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A USB Flash Drive Which Cannot Get a Virus

A computer virus is something we all strive to avoid because we understand the consequences and the amount of time and energy required to restore a computer to its original condition. In a recent poll by GetUSB.info when asking users to name the top three ways a computer can get a virus, they responded with:

  • # Link from an email
  • # Link from an unsecure website
  • # USB flash drive
  • However, if Nexcopy has anything to do with the last answer, a computer virus which spreads by USB flash drive will be a thing of the past.

    Nexcopy is a US company based in Southern California who specializes in flash memory duplication equipment, printers, FDA compliant flash drives, copy protection and now a road-blocking malware on flash drives.

    USB drive cannot get a virus

    A virus will spread via a USB stick because the device is writable. In fact, any device that is connected to a computer which is writeable could spread a virus; other devices such as external hard drives, SD cards, microSD cards, etc. all have the same potential for harm.

    But what happens when you turn these storage devices on their head and not allow them to be writable in the first place? This simple yet obvious solution is a gigantic step in the right direction for controlling the spread of a virus via USB.

    The Lock License flash drive designed and manufactured by Nexcopy is exactly that. The Lock License drive is a USB stick which is always write protected. The device doesn’t care what it’s plugged into, or when, or how, the Lock License drive will always be read-only.

    A virus will spread in a very specific way. A virus is designed to scan newly connected devices and ping them to see if they can spread (if the device is writable). A new device is defined by any computer system when “power” is assigned upon connection, which, coincidentally is the same time the virus will try and spread.

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Transfer Rates Faster Than USB

In the world of physics, heat represents resistance. Think of touching your car tire before you’ve driven it – cool. Think of touching your car tire after driving to the store – warm. Resistance.

Copper found in USB connectors and USB cables is the heat element which represents the resistance of faster speeds. The warmer copper gets, the slower the data transfer rates will be because the heat represents inefficiencies of the material.

Research presented at February’s IEEE International Solid-State Circuits Conference by lead author Jack Holloway and co-authors Ruonan Han and Georgios Dogiamis developed a data transfer system that can transmit information 10 times faster than a USB. The new link pairs high-frequency silicon chips with a polymer cable as thin a strand of hair.

Mr Holloway explains, “Copper wires, like those found in USB or HDMI cables, are power-hungry — especially when dealing with heavy data loads. There’s a fundamental tradeoff between the amount of energy burned and the rate of information exchanged.”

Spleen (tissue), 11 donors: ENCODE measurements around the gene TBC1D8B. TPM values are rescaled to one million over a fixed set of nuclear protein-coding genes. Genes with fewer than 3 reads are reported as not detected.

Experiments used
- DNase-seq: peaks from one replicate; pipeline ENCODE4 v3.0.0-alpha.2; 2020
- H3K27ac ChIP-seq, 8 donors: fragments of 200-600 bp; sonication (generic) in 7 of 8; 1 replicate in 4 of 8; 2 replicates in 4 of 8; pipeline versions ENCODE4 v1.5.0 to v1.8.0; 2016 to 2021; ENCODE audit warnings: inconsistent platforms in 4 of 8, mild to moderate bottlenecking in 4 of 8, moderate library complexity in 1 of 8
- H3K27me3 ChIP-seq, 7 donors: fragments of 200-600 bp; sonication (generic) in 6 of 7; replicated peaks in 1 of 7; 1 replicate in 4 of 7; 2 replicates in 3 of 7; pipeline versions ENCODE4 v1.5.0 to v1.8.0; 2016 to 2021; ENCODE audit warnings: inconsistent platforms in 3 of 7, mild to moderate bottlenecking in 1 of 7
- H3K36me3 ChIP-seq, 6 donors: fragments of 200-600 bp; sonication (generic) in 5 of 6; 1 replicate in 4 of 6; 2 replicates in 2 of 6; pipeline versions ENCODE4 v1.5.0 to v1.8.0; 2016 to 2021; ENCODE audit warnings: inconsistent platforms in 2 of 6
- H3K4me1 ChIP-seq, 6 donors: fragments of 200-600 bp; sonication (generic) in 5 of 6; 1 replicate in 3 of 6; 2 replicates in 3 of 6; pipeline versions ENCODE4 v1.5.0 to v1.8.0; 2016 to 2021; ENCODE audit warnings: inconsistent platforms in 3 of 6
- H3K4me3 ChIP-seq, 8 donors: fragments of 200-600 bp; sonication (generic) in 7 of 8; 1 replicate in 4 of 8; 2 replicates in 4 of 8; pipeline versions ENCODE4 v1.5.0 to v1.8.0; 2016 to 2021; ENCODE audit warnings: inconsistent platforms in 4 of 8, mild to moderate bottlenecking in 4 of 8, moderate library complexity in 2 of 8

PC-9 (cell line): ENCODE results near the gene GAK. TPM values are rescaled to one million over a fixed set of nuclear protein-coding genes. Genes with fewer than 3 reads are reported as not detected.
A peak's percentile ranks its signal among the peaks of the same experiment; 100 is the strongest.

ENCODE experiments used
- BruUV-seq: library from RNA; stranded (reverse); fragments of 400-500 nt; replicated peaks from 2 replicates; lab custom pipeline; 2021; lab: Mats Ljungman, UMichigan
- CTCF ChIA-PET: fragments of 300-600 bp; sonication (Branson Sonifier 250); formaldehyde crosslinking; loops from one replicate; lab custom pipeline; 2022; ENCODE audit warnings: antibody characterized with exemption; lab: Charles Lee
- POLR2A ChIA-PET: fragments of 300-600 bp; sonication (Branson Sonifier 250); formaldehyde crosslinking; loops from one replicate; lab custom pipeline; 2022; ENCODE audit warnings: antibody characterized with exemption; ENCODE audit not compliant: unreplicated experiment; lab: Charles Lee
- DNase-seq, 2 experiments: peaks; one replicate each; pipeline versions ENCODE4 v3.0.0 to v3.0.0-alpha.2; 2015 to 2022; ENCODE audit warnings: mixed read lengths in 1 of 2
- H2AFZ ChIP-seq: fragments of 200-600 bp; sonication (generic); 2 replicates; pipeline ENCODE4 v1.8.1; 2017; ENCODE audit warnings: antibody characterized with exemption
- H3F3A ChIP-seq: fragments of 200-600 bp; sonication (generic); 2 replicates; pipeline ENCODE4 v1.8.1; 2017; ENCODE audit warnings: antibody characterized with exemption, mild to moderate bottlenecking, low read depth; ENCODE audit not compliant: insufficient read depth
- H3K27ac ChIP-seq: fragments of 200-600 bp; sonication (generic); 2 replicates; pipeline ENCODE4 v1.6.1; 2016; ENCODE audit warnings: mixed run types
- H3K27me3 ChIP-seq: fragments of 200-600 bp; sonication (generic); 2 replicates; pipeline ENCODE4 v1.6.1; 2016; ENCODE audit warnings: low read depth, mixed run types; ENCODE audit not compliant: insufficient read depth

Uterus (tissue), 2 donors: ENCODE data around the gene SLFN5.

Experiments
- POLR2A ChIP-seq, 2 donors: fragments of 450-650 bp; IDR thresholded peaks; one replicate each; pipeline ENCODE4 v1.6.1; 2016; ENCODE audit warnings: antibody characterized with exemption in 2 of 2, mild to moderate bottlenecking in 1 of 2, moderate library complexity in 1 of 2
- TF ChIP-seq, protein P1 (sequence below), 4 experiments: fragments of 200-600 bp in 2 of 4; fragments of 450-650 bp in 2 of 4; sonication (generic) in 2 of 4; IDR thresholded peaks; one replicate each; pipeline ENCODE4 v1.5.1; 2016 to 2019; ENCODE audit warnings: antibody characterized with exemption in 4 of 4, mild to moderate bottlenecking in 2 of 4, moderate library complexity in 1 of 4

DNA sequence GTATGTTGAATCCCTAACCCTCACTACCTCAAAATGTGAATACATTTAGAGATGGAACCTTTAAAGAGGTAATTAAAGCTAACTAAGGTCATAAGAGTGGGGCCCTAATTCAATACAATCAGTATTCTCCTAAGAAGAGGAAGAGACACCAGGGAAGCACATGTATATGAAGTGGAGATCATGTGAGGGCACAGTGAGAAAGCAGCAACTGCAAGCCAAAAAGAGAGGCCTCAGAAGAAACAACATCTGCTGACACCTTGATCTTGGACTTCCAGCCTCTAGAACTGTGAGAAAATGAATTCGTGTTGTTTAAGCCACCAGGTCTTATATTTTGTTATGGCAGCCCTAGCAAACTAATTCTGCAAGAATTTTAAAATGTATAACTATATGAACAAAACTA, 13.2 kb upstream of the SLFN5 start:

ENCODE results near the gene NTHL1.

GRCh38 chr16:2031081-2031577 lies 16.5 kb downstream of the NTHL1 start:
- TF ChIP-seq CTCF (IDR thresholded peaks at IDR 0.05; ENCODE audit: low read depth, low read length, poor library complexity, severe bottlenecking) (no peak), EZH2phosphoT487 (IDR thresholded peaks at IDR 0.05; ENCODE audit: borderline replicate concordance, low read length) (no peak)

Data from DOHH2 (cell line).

The most common alternative suggested to a copper wire would be an optical wire. Optical wires deal with photons and are extremely efficient but the problem are how the photons interact will silicon of a chip. Since photons don’t work well when talking to silicon, it means a direct connection from a fiber optic cable to a computer chip isn’t ideal.

The technology (by Holloway and team) is a plastic polymer material which works very well at sub-terahertz signals (very high signals) which translates to a competitive alternative to fiber optics.

Next, the team engineered a low-cost chip which pairs with the polymer conduit. Typically, silicon chips struggle to operate at sub-terahertz frequencies. Yet the team’s new chips generate those high-frequency signals with enough power to transmit data directly into the conduit. That clean connection from the silicon chips to the conduit means the overall system can be manufactured with standard, cost-effective methods.

The physical size of this plastic polymer is the same size as a human hair.

Resource: Fiber Optics.

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USB Flash Drive Speed Test – Built Free in Windows

Did you know Windows 10 has a speed test feature you can easily run from the CMD prompt?

This feature is what many USB flash drive speed test applications call upon during their operation. Rather than download some software utility off the internet, which only god knows what virus could be lurking inside, just use the Windows tool.

In addition to avoiding the possibility of a virus from a internet download, this tool is a standardized feature everyone has. In the event you are having performance issues you are trying to report to a flash drive manufacturer, this tool gives you both the same code to perform USB flash drive speed tests without having different applications giving varied results.

Every flash drive manufacturer claims a particular read and write speed of their flash drive and this is a great tool to verify what you purchased is what you received. It’s been said manufacturers will manipulate their computer environment to optimize the performance and use those optimized results as their marketing material. This could be true when a manufacturer is trying to determine the maximum performance, so let’s take a look now at benchmarking a standard environment.

The read and write speed of a flash drive will depend on the USB port one is using during the test. You will see a performance difference between a USB 2.0 and USB 3.0 device that is connected to a USB 2.0 or USB 3.0 socket on your computer. So take note about what you are doing!

After you’ve connected the USB drive to your USB port, take note of which technology they are, and be sure no data is on your drive. Although this Windows utility did not remove our data during testing, one can never be too sure.

In Windows type CMD into the search field.

Please be sure to use the Ctrl + Shift keys when you click the Enter key. This will run the command prompt at the Administrator level. You want to run this at the Admin level because if you don’t, a separate window will pop up during the testing process and immediately disappear with the process is done… taking the speed test results with it!